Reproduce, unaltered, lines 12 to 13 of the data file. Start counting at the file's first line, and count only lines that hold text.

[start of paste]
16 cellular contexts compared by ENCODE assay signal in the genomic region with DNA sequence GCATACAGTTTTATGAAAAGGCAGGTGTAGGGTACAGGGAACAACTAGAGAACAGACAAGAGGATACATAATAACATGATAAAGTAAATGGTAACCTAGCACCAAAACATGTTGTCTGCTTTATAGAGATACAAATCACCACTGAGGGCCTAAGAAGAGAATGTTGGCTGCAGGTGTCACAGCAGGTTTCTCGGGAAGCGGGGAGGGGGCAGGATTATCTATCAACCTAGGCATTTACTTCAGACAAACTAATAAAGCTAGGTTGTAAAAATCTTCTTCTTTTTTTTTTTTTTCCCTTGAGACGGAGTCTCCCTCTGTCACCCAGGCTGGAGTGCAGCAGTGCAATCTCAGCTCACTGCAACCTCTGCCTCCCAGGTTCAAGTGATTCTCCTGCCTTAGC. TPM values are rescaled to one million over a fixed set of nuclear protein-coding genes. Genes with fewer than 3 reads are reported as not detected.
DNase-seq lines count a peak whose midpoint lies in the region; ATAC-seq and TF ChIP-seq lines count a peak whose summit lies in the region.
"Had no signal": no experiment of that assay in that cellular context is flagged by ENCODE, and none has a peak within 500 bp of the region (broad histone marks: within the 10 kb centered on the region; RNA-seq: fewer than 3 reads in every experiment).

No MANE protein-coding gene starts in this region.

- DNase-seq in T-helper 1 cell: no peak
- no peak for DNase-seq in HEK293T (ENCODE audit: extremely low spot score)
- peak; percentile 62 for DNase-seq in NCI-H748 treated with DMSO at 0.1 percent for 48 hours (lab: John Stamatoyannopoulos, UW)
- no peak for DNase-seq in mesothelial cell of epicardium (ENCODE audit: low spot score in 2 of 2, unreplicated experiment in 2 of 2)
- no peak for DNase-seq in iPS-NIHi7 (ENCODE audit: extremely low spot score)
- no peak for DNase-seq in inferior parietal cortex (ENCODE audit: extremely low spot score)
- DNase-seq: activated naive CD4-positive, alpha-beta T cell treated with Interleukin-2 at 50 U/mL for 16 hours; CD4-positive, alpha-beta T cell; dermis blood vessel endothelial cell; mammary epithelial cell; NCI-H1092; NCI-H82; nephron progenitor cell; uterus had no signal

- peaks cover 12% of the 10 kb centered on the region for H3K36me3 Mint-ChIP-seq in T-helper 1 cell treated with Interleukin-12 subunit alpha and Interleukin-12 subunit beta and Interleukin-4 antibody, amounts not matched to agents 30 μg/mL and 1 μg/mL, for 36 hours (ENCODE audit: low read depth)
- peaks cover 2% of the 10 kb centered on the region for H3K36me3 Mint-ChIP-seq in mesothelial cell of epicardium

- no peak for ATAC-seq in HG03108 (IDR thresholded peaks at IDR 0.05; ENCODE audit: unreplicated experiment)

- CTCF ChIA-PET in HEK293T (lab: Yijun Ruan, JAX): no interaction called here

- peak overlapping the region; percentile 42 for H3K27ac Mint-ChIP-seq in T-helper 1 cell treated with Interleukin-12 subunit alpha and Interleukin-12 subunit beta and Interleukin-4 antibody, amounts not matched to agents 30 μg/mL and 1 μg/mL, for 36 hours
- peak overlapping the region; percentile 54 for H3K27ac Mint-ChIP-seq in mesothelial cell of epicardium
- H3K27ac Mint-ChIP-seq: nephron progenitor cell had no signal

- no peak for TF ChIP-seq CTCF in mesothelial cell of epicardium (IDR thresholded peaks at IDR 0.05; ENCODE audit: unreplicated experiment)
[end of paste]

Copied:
- peaks cover 12% of the 10 kb centered on the region for H3K36me3 Mint-ChIP-seq in T-helper 1 cell treated with Interleukin-12 subunit alpha and Interleukin-12 subunit beta and Interleukin-4 antibody, amounts not matched to agents 30 μg/mL and 1 μg/mL, for 36 hours (ENCODE audit: low read depth)
- peaks cover 2% of the 10 kb centered on the region for H3K36me3 Mint-ChIP-seq in mesothelial cell of epicardium